I wasn't as looking as forward to baseball season as I normally would have been.
I love baseball, but the Olde Towne Team has been on my shitlist.
Last season, they were god-awful. I went to a handful of lackluster games that gave fans precious little to cheer about. Sure, I had been expecting a droop after their big, winner-take-all season in 2018, but 2019 was droopier than droop. It may not have been as bad as 2011 season, when they collapsed in September, blowing what seemed like an almost insurmountable lead in their division and failing to make the playoffs. That was the year of the fried chicken and beer scandal, when it turned out that during their month of epic collapse, players who weren't on the field were gorging on Popeye's chicken and beer while playing video games in the clubhouse. Yay team!
And today, I would have been sitting there at 2:05 p.m., parked in front of my TV, watching the home opener vs. the White Sox.
Yes, I would have been watching, even though I'm mad the Red Sox let Mookie Betts go. Even though I'm mad they paid Chris Sale a fortune to not play. (He had Tommy John surgery the other day, so will miss whatever ends up remaining of this season.) Even though I'm mad about whatever they were doing with stolen signals - but I'm mad only if it turns out to be true. In that case, I will remain mad at former manager Alex Cora, the supposed ringleader of the cheating scandal, whom I like well enough, even though I think he helped blow the 2019 season big time.
I like baseball. I like the game. I understand and appreciate the game pretty well for someone who never played it. (But who grew up with a baseball player father - high school, semi-pro, Navy League during the War - and a ballplayer brother - high level high school and Babe Ruth League - who both loved baseball, were extremely knowledgeable about the game, and were excellent athletes.) I actually like the slow pace, the boringness of baseball. I can appreciate a pitchers' duel, but I really love a slugfest, especially a one-sided one. (Our side, of course.)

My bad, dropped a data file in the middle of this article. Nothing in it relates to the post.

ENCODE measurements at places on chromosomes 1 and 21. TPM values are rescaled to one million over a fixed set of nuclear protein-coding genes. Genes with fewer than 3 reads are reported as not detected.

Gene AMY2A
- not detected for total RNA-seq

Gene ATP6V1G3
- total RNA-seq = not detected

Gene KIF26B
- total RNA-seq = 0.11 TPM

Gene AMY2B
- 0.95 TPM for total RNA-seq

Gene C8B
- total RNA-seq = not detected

I like the history of baseball, the lore. I like that, as a kid, I listened to the games on the radio with my father back in the day when most weekday games weren't televised. I like my memories of our annual pilgrimage to Fenway Park to sit in the bleachers to see the Sox play. I like that I got to see Ted Williams hit a home run in my first game, which was during Ted's final season. I like that I got to see Mantle and Maris hit back to back dingers during the year they battled it out for the home run crown, which Maris won with 61 HR's.
I've seen some truly awful games at Fenway, and some gems, but I have never not enjoyed being at Fenway Park. Aside - maybe - from the game in which they blew a 10-run lead in the 9th, and that Yankees game that we left during a rain delay (a cold, windy, early May rain delay).
I've watched some truly awful games on TV, some games that were great and broke my heart, and some pure gems. Although I'm such a chicken, I refused to watch much of any of the comeback games against the Yankees in 2004 when, down in the ALCS 3-0, the Red Sox came battling back to become the AL champs and go on to win their first World Series in 86 years. I did see the tale-endings of those games against the Yankees, as my husband would come and drag me out of bed (where I was hiding under the covers) when it looked like something exciting might happen. Which in three battle-back games, it did. And I fully watched the seventh game in that series, knowing that, at that point, there was no way that the Red Sox were going to lose to those damn Yankees. No way, no how.
But today's game, and the foreseeable season, are called on account of coronavirus, so today at 2:05 p.m. I won't be sitting in front of my TV. As it turns out, heavy rain is predicted for this afternoon, so the game would probably have been called anyway. Still...
I'll be missing baseball.
During the season, I watch at least part of pretty much every game. I take in a few in person. I read the baseball news. I even watch post-season games when the Red Sox aren't in the play-offs. When baseball ends in late October (and sometimes even in early November), I miss it. I always look forward to the season starting up again, to the home opener.
When the world is in such a terrible place at the moment, it seems sort of wimpish to fret about baseball. But I'll be missing it, and, in honor of the season that isn't (and may never be), I'll be sheltering in place wearing a Red Sox fleece. And looking foward to hearing that eternal cry, the sound of summer, the sound of spring: "Play ball!"